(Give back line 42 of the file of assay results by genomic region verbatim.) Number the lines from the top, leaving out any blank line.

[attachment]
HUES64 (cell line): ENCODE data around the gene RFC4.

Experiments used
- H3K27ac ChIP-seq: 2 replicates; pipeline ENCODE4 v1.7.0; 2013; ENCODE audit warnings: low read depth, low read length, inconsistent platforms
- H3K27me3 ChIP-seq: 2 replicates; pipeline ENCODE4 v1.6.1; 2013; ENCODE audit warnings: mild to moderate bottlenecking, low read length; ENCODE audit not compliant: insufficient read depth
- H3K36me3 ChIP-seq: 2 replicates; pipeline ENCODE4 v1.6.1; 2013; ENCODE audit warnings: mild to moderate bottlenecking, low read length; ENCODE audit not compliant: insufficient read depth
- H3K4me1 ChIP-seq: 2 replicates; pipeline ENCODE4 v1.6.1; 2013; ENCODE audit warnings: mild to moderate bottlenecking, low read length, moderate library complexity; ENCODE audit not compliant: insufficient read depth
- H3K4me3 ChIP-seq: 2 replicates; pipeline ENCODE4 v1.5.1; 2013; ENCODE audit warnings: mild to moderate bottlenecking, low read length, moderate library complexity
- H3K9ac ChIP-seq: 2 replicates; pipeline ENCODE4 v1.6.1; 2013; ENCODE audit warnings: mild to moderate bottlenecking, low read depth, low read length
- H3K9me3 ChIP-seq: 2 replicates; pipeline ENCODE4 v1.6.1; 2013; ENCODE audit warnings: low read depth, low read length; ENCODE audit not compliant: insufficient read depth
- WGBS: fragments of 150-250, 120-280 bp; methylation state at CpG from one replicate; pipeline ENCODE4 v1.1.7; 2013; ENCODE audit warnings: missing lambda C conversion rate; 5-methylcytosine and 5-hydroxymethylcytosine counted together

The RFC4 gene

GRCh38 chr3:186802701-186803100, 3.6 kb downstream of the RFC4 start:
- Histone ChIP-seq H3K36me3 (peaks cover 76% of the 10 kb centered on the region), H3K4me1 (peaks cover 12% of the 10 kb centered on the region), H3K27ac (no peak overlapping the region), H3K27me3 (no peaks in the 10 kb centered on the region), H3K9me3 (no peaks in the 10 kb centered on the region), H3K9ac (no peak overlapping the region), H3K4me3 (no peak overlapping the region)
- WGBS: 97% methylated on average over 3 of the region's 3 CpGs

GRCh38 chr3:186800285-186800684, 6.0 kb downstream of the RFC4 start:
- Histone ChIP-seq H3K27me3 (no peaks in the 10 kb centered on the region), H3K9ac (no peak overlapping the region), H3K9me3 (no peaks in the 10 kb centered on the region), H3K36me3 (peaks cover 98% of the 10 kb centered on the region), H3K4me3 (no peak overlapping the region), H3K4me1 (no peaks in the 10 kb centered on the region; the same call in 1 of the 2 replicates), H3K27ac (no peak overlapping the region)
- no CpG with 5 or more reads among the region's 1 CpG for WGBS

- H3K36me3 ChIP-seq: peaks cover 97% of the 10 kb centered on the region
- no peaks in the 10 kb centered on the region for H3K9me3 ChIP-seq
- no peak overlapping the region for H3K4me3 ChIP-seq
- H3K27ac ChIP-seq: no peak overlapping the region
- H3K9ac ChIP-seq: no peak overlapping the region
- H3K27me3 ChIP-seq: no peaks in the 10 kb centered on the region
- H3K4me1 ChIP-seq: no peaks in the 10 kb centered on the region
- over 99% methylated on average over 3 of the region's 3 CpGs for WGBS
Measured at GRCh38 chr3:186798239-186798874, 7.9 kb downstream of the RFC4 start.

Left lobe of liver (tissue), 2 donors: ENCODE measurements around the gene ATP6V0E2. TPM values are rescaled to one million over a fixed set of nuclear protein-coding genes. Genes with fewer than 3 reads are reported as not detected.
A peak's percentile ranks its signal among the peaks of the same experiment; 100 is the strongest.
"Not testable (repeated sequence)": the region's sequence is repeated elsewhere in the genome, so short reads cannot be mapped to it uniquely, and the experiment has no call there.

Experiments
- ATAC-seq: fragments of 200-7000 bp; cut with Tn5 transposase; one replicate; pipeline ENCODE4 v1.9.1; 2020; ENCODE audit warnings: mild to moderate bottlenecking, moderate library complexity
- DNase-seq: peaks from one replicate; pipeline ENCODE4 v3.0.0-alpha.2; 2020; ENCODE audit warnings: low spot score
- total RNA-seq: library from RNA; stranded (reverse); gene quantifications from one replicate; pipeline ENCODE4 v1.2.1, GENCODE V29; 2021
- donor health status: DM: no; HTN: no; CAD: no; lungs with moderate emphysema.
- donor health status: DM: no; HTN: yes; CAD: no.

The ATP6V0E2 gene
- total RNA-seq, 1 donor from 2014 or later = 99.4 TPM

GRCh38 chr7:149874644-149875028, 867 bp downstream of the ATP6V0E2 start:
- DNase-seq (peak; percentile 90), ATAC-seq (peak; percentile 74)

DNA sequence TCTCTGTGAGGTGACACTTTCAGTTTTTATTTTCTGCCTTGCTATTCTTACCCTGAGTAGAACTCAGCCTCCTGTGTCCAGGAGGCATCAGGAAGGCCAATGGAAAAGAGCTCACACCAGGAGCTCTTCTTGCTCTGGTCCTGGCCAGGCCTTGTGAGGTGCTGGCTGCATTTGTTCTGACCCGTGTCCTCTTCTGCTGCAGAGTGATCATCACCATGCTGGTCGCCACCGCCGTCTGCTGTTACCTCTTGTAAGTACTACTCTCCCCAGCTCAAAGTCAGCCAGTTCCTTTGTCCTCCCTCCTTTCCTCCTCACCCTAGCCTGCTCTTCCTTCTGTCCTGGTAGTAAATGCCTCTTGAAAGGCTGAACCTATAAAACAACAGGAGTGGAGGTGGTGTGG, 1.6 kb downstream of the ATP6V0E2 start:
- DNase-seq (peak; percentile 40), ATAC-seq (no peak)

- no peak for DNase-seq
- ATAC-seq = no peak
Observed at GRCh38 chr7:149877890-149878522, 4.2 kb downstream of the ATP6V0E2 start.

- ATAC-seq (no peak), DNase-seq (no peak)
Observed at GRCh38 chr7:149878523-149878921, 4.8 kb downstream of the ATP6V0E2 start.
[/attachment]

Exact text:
- no peak for DNase-seq